From Kerala to Manipur to Odisha — how the spirit of Holi is enjoyed

Rang Panchami | Maharashtra and Madhya Pradesh


The Rang Panchmi Ger procession is one of the main highlights of Holi in Madhya Pradesh

Rang Panchami is a well-known festival that continues five days post-Holi and is celebrated in Maharashtra, Madhya Pradesh as well as other parts of India. Rang Panchami symbolizes victory over the Hindu philosophies of Rajas and Tamas, that are present in human beings, as well as the purification of the surroundings. In Madhya Pradesh, the centerpiece of the attraction is the Rang Panchmi Ger — a colossal procession that passes through the streets of the capital Indore. Last year, more than six lakh took part in the annual Ger.

Yaosang | Manipur


This five-day celebration is a blend of Hindu and Manipuri traditions, specifically those of the Meitei group. People mark the day of Holi with colors, music, and dance, but what sets Yaosang apart is the integration of a traditional dance form known as Thabal Chongba, where men and women dance together in circles. This is observed along with other practices that take place during the five days leading up to Holi. A number of sports competitions also form a part of it, with the young and old participating in tug of war, soccer and other activities.

Dola Jatra/Doul Yatra | Odisha and Assam


Devotees of Lord Jagannath take part in Dol Jatra in Odisha

In Odisha, people dedicate themselves to Lord Jagannath, a form of Lord Krishna, during Dola Jatra or Dola Purnima which falls on the day of Holi. While in Assam, people mark the occasion with the Satras of Barpeta which involves carrying the image of Lord Krishna seven times around the holy fire. Multiple processions are seen across both the states celebrating the deity who is also known as Dolagobinda of Dola Govinda. People across the state step out of their homes to come together and spread festive joy and love by applying gulaal to each other, remembering that Lord Jagannath reigns supreme and protects everyone who worships Him.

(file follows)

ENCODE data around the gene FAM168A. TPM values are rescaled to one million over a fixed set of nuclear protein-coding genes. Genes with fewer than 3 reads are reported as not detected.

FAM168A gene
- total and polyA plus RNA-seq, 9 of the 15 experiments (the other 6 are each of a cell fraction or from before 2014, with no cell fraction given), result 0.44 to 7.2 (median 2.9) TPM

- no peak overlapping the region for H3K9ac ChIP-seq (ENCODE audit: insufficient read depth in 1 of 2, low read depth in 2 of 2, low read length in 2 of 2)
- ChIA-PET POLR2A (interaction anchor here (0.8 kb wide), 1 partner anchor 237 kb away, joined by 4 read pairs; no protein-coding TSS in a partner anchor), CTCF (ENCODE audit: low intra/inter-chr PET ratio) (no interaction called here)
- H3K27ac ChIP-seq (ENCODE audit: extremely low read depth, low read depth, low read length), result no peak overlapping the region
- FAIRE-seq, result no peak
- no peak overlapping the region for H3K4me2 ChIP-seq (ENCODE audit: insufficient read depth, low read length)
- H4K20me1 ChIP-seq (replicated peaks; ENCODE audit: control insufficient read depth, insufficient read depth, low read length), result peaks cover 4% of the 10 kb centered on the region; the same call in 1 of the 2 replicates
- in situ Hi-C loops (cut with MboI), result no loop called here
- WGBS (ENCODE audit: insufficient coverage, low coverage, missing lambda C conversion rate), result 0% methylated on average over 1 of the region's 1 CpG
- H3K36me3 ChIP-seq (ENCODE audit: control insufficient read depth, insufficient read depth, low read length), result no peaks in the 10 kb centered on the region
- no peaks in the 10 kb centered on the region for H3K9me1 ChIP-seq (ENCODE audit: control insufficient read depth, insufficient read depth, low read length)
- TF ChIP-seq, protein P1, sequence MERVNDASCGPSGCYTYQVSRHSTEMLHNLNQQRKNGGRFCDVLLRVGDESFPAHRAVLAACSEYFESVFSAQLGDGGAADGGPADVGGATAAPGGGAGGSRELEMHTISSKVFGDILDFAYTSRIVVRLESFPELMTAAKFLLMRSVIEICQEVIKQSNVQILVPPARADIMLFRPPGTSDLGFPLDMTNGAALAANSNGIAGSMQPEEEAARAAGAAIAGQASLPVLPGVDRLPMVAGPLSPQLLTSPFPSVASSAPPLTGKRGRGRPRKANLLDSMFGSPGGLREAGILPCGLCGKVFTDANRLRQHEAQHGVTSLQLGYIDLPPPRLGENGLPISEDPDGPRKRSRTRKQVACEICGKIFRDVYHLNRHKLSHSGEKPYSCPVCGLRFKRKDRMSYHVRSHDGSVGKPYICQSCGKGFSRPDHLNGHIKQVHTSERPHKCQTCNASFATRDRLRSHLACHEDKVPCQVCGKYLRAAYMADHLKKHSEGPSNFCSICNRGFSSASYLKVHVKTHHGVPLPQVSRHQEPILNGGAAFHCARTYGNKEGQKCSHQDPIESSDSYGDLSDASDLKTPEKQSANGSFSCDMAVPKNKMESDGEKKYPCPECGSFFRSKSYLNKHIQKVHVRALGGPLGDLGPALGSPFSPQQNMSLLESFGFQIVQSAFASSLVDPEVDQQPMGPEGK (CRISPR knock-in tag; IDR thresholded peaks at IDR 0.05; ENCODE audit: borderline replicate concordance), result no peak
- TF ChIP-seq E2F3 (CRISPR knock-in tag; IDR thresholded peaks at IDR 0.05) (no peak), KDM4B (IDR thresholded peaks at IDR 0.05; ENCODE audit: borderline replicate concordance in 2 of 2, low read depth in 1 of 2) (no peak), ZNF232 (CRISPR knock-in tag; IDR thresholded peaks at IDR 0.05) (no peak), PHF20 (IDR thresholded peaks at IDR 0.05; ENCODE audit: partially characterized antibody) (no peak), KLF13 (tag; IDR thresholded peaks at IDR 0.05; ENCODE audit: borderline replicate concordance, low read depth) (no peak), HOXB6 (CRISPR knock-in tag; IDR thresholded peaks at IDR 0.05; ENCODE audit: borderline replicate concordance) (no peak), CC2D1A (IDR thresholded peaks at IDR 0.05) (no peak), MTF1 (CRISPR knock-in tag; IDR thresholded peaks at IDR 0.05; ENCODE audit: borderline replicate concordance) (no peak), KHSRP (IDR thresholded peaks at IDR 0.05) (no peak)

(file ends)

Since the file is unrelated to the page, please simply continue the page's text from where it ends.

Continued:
Basant Utsav and Dol Jatra | West Bengal

In Bengal, Basant Utsav is, as the name suggests, a celebration of the arrival of spring. A spectacular event is planned in Shantiniketan. A part of the main Holi celebrations is the Dol Jatra. Idols of Radha and Krishna are paraded through the streets of Purnima. Men sprinkle water and colors during the parade to add to the joy.

Meduru Holi | Andhra Pradesh

In the southern state of Andhra Pradesh, Holi is celebrated as ‘Meduru Holi’. People take part in processions in which colored powder is thrown at each other, along with traditional music and dance. Another notable custom is the singing of devotional hymns to Lord Krishna.

Ukuli or Manjal Kuli | Kerala


In the southern region of India, if one is looking to celebrate Holi, then experiencing Ukuli or Manjal Kuli (turmeric bath) in Kerala is a must. This version of the festivities is primarily celebrated by the Kudumbi and Konkani communities. Melodious music, dance and natural colors such as turmeric mark this auspicious day, where people chant and sing praises of Lord Krishna. The well-known boat races are organised creating excitement and anticipation among the people of the communities.

Images courtesy of X@AmbShrivastava,, and Flickr

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